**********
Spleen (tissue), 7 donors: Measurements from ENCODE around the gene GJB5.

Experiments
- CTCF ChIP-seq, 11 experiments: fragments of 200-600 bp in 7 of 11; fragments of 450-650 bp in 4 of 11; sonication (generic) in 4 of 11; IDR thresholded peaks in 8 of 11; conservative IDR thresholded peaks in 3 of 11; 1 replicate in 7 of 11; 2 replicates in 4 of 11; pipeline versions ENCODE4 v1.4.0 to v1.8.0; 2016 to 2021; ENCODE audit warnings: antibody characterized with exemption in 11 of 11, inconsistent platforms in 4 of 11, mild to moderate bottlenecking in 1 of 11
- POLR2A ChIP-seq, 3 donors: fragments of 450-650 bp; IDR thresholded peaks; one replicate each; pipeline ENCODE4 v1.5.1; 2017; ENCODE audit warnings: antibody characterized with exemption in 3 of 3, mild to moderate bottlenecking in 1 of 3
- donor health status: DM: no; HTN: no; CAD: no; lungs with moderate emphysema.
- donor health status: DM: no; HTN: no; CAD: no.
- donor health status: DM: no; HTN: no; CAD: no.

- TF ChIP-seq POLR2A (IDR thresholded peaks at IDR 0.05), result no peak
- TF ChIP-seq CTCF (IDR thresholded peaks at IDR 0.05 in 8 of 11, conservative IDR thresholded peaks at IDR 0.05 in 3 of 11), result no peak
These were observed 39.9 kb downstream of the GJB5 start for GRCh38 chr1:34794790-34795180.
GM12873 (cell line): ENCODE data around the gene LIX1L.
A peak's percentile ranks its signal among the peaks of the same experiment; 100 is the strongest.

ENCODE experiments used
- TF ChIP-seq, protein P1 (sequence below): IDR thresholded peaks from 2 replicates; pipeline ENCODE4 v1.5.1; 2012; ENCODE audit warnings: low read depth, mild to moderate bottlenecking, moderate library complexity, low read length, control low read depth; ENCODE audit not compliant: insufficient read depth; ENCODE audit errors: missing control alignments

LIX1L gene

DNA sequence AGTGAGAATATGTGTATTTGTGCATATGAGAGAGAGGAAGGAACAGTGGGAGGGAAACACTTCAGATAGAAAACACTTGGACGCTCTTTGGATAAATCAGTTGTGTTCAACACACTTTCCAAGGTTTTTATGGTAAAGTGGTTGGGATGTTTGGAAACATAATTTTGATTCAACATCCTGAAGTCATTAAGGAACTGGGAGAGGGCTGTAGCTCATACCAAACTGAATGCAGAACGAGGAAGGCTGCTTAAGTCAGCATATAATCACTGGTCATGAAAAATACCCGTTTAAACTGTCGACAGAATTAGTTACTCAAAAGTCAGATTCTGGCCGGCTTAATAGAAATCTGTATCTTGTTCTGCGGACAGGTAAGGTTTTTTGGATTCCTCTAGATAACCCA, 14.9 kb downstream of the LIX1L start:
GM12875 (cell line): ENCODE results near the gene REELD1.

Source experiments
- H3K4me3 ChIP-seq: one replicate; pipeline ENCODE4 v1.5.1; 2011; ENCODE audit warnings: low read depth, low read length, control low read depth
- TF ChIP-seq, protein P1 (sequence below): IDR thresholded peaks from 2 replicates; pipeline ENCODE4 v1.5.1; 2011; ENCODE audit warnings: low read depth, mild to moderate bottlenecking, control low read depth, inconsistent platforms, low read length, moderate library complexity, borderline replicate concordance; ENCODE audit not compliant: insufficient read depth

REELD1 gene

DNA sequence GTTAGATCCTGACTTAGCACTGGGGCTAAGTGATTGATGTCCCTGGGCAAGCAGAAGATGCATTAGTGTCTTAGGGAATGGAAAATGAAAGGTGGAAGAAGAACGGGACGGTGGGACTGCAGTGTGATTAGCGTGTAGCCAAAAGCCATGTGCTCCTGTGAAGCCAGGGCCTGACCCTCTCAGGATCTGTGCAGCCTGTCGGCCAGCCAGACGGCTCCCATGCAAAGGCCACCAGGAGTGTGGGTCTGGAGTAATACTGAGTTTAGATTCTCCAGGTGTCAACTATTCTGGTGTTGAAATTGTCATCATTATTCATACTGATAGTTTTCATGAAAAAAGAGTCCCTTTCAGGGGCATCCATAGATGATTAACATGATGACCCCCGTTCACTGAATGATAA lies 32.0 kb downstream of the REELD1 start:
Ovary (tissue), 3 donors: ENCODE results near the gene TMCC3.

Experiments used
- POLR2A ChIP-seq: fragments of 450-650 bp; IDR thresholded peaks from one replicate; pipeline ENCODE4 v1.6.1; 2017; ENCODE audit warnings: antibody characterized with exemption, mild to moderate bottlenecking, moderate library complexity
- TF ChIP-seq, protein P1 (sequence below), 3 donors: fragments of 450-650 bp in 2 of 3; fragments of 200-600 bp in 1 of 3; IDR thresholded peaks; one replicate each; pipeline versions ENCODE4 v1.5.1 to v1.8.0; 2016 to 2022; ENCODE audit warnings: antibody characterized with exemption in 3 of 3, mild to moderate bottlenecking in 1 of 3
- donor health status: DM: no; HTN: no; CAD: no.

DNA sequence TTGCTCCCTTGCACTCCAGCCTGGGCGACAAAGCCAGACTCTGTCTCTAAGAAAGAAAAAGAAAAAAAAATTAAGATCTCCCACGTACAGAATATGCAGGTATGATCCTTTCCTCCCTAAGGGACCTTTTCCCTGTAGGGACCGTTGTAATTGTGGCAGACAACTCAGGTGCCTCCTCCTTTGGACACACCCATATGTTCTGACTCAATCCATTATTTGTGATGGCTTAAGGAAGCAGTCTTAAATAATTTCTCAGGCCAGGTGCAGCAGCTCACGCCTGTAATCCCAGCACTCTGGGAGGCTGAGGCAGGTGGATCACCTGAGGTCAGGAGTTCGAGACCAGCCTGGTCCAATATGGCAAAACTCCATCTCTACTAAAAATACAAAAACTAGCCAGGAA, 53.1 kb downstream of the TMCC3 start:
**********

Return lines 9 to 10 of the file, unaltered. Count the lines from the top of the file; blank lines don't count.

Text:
- TF ChIP-seq CTCF (IDR thresholded peaks at IDR 0.05 in 8 of 11, conservative IDR thresholded peaks at IDR 0.05 in 3 of 11), result no peak
These were observed 39.9 kb downstream of the GJB5 start for GRCh38 chr1:34794790-34795180.